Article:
The not-so-secret life of Sue Monk Kidd

Novelist sets best-selling book in turbulent 1964 South

Sue Monk Kidd says she always knew her first novel would be set in the South during the explosive summer of 1964.

She just never expected it would sell a million copies.

"The Secret Life of Bees" is the story of 14-year-old Lily Owens, who sets out to learn her dead mother's past against the backdrop of the Civil Rights Act signing.

Lily runs from her abusive father and her stifling South Carolina town with her closest friend, the family's black housekeeper. The two of them are taken in by three extraordinary beekeeping sisters who teach them about trust, love and community.

"I know what it's like to be Lily's age in 1964," says Kidd by phone from her home near Charleston, S.C. "I knew from the beginning that the first novel I wrote would be set in that year. I knew that before I knew about the bees."

Kidd says she also always knew that Lily's personal story of losing her mother would be intertwined with the historical story of the fight for civil rights by African-Americans.

"There was a historic awakening for me at that time. It seems that everything was erupting," says Kidd, who grew up in southwest Georgia. "Later, I realized that I had all of these undigested images and memories, and I wanted to witness them, I guess in some hope that they would be redeemed."

Enthusiastic beekeepers

"Bees," narrated in passionate and lyrical language by Lily, has found an eager readership. The book sold more than 300,000 copies in hardcover last year, an exceptional showing, but has exploded this year, with more than 980,000 paperback copies in print.

When the Detroit Free Press made "Bees" its book club selection, readers wrote in passionate terms about the book.

Before Kidd wrote "Bees," she had written for Guideposts magazine and published a spiritual memoir about her own midlife quest to stand up for herself, "The Dance of the Dissident Daughter." "Bees" and "Daughter" share an interest in what Kidd calls the "sacred feminine."

The three beekeeping sisters in Kidd's novel form a spiritual group called the Daughters of Mary, whose rollicking meetings blend elements of Christianity and goddess-centered religions. Lily finds the love and joy of the women a balm.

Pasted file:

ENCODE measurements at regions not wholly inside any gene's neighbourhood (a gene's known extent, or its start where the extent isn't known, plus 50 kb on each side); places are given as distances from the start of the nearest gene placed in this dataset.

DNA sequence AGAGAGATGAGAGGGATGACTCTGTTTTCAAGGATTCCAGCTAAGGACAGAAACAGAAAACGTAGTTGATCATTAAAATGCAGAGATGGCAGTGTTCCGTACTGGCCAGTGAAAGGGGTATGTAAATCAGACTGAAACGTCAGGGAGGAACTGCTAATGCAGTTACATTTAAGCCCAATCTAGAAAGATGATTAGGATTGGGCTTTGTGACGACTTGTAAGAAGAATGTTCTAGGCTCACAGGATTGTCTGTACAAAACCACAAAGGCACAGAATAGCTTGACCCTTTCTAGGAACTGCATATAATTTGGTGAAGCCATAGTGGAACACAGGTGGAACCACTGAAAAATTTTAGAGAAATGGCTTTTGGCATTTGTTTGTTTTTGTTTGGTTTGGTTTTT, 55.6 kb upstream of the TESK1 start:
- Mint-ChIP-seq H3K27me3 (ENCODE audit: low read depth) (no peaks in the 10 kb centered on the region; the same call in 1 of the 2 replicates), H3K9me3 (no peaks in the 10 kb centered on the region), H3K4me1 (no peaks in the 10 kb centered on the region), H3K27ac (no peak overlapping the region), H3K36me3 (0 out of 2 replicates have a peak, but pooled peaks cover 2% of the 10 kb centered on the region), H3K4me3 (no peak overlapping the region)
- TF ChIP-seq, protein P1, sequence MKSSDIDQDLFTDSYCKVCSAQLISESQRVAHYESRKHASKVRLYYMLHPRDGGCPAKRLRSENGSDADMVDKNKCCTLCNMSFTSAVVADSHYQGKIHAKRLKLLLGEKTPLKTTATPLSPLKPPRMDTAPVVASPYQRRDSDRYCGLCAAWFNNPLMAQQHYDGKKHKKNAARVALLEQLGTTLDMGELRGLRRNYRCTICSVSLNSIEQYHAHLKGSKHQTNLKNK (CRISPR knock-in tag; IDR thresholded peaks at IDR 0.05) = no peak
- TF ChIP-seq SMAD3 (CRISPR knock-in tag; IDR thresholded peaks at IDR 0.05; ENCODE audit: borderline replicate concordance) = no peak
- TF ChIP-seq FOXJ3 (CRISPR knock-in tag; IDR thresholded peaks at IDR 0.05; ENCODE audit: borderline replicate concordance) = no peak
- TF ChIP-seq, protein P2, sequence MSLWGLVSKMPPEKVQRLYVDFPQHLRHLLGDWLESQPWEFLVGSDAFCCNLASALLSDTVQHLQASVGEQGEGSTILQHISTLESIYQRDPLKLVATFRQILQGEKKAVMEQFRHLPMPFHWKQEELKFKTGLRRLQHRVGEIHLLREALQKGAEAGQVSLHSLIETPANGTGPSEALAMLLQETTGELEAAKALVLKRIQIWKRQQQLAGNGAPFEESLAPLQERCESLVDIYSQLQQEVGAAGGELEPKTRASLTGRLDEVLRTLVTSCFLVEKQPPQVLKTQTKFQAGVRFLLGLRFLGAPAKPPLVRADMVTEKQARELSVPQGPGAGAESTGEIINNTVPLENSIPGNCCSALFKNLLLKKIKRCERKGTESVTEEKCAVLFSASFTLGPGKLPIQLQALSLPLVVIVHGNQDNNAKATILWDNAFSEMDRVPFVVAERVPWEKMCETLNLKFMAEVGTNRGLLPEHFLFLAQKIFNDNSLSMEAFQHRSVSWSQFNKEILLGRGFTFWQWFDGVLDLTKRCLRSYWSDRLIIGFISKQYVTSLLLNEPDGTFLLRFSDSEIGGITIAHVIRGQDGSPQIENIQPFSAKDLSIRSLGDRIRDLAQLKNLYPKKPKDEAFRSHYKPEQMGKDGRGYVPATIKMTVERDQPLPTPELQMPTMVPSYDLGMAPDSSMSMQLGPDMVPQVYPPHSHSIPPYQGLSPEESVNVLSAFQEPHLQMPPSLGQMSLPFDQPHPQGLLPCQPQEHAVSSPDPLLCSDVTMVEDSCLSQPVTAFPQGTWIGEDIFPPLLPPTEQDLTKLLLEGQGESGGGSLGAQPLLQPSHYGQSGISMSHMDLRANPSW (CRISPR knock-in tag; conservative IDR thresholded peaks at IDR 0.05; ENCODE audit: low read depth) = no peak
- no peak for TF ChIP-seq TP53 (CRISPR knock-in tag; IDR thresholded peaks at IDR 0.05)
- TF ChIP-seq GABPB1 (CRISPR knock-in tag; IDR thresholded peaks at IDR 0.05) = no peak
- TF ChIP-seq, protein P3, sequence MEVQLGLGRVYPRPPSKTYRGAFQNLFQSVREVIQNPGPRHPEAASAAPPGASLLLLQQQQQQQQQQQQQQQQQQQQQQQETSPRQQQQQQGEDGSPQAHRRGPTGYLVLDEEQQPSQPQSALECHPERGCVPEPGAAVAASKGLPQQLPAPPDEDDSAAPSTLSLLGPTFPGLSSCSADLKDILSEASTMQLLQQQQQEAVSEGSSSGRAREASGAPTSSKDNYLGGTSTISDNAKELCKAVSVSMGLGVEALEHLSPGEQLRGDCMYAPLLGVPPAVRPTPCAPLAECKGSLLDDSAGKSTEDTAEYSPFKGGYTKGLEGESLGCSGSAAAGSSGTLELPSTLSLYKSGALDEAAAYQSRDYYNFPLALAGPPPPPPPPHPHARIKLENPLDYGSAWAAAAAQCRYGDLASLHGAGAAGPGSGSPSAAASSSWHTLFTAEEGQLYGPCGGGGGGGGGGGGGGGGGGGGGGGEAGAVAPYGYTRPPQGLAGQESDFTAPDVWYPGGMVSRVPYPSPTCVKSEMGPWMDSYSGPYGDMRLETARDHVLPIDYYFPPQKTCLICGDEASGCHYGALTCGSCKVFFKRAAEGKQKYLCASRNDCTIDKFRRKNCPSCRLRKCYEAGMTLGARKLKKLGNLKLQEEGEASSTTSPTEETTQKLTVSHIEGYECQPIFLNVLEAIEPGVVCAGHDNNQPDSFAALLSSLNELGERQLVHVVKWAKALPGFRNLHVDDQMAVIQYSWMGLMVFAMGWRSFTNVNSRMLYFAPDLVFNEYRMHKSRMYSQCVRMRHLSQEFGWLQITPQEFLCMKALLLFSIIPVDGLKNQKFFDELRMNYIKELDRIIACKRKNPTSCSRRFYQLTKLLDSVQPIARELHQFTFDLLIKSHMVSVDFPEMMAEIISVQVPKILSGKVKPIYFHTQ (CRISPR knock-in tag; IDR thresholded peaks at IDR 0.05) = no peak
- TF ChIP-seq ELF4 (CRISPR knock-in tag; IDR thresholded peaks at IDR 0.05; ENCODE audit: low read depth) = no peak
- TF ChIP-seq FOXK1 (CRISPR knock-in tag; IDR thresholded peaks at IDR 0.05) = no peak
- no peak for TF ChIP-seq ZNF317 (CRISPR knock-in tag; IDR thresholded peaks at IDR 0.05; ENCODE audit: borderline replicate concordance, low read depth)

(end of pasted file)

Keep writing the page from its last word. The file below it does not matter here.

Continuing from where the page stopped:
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Other readers wanted to know about the Black Madonna whose image the sisters use as labels for their honey. Kidd has a painting of a black Madonna by artist Sheila Keefe that she bought after writing "Bees." The Madonna is a muse, Kidd says.

"I think we need images that inspire us, images that help bring out our best ideas," she says. She calls the Black Madonna found in various cultures the White Madonna "before the church scrubbed the really interesting stuff out of her."

Some male Free Press readers found "Bees" too female-centered to interest them. However, Kidd says one group of male readers has proven very enthusiastic -- beekeepers.

Lily the lab

Kidd knew nothing about bees when she started her novel, but she was soon semi-adopted by a beekeeper who showed her how bees should be handled. Kidd says she was amazed by the sensuality of beekeeping.

Readers also wanted to know about her decision to have Lily, who is white, ride around the small town with Zach, a black teenager. "Was it likely? No," says Kidd. "Was it possible? Yes, and that's all a novelist really needs."

Another decision was to make Lily responsible for her mother's death. At first, says Kidd, she made the mother's death 10 years earlier an accident. Then she read an account of a 4-year-old who accidentally shot a parent.

How much more urgent Lily's quest for a substitute mother would be, Kidd decided, if she carried that guilt. "So I realized my job was to take a bad situation and make it much, much worse!"

Kidd is spending the summer writing a second novel. That is, the parts of the summer that aren't devoted to new grandchildren -- a granddaughter born June 1 and a second baby expected in September.

Will there be a movie of "Bees"? A sequel?

The novel has been optioned and a script written, but many movies die at that stage. As for the sequel, Kidd says, "I think I'm going to be surprised if there is."

But she understands the readers who want to spend more time with her characters. She misses them, too. "And that was astonishing to me!" Kidd says.

She finally settled the problem by getting a black Lab puppy to keep her company.

She named her Lily.

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